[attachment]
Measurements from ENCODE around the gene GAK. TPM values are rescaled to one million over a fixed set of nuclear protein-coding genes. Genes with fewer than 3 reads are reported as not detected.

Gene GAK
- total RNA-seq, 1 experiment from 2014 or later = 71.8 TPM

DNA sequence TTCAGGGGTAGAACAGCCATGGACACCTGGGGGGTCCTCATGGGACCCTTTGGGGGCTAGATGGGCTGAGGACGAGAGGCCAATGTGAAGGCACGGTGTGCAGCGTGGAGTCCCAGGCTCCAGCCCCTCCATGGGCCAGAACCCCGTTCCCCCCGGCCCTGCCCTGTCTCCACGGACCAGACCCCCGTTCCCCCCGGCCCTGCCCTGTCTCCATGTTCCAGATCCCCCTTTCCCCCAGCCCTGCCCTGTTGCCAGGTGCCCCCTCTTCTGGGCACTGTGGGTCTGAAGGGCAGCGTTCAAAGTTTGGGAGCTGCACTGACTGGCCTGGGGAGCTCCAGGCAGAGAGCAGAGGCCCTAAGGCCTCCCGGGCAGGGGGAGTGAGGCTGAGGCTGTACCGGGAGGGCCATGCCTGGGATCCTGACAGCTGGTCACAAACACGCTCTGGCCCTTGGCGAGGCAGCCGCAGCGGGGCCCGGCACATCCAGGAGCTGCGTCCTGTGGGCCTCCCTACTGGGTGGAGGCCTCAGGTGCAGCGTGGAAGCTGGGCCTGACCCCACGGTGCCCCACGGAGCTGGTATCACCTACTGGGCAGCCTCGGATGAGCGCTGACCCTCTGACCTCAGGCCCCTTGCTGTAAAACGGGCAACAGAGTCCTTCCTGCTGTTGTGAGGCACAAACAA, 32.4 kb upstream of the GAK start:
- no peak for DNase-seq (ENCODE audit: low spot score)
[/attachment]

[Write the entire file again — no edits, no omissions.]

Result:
Measurements from ENCODE around the gene GAK. TPM values are rescaled to one million over a fixed set of nuclear protein-coding genes. Genes with fewer than 3 reads are reported as not detected.

Gene GAK
- total RNA-seq, 1 experiment from 2014 or later = 71.8 TPM

DNA sequence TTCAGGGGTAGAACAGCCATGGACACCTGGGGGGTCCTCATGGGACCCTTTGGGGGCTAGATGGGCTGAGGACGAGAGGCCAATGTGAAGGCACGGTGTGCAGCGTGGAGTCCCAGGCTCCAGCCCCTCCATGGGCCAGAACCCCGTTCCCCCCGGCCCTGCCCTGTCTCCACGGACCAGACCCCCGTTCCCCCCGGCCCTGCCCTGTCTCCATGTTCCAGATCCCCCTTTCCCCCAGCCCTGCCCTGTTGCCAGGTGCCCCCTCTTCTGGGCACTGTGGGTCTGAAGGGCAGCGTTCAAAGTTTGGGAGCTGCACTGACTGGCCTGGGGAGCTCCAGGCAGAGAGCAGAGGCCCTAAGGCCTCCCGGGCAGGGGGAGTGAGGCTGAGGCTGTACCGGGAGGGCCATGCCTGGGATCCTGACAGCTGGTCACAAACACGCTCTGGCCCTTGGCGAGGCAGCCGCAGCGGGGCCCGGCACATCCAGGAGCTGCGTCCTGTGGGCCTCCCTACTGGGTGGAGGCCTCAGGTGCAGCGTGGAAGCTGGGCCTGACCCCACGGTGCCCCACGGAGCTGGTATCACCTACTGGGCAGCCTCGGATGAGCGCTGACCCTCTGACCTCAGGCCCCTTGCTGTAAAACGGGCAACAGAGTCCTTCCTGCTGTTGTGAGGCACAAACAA, 32.4 kb upstream of the GAK start:
- no peak for DNase-seq (ENCODE audit: low spot score)